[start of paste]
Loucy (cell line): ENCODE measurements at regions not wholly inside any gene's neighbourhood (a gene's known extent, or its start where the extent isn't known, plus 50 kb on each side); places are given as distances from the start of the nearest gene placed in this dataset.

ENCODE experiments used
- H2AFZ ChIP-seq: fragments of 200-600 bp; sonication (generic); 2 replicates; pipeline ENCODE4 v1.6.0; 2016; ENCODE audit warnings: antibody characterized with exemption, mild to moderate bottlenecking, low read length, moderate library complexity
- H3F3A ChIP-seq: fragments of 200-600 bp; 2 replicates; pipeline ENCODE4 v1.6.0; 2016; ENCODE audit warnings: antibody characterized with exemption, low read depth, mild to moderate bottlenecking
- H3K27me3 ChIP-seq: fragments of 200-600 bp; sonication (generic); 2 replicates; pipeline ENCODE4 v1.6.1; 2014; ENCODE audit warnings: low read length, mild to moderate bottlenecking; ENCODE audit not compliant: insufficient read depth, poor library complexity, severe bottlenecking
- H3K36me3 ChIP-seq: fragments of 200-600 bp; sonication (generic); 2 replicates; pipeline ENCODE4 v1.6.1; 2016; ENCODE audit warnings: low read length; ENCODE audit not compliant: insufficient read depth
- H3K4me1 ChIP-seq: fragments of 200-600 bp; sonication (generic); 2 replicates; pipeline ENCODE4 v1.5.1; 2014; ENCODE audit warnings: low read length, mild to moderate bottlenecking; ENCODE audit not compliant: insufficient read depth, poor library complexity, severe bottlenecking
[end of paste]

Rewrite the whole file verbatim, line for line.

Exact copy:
Loucy (cell line): ENCODE measurements at regions not wholly inside any gene's neighbourhood (a gene's known extent, or its start where the extent isn't known, plus 50 kb on each side); places are given as distances from the start of the nearest gene placed in this dataset.

ENCODE experiments used
- H2AFZ ChIP-seq: fragments of 200-600 bp; sonication (generic); 2 replicates; pipeline ENCODE4 v1.6.0; 2016; ENCODE audit warnings: antibody characterized with exemption, mild to moderate bottlenecking, low read length, moderate library complexity
- H3F3A ChIP-seq: fragments of 200-600 bp; 2 replicates; pipeline ENCODE4 v1.6.0; 2016; ENCODE audit warnings: antibody characterized with exemption, low read depth, mild to moderate bottlenecking
- H3K27me3 ChIP-seq: fragments of 200-600 bp; sonication (generic); 2 replicates; pipeline ENCODE4 v1.6.1; 2014; ENCODE audit warnings: low read length, mild to moderate bottlenecking; ENCODE audit not compliant: insufficient read depth, poor library complexity, severe bottlenecking
- H3K36me3 ChIP-seq: fragments of 200-600 bp; sonication (generic); 2 replicates; pipeline ENCODE4 v1.6.1; 2016; ENCODE audit warnings: low read length; ENCODE audit not compliant: insufficient read depth
- H3K4me1 ChIP-seq: fragments of 200-600 bp; sonication (generic); 2 replicates; pipeline ENCODE4 v1.5.1; 2014; ENCODE audit warnings: low read length, mild to moderate bottlenecking; ENCODE audit not compliant: insufficient read depth, poor library complexity, severe bottlenecking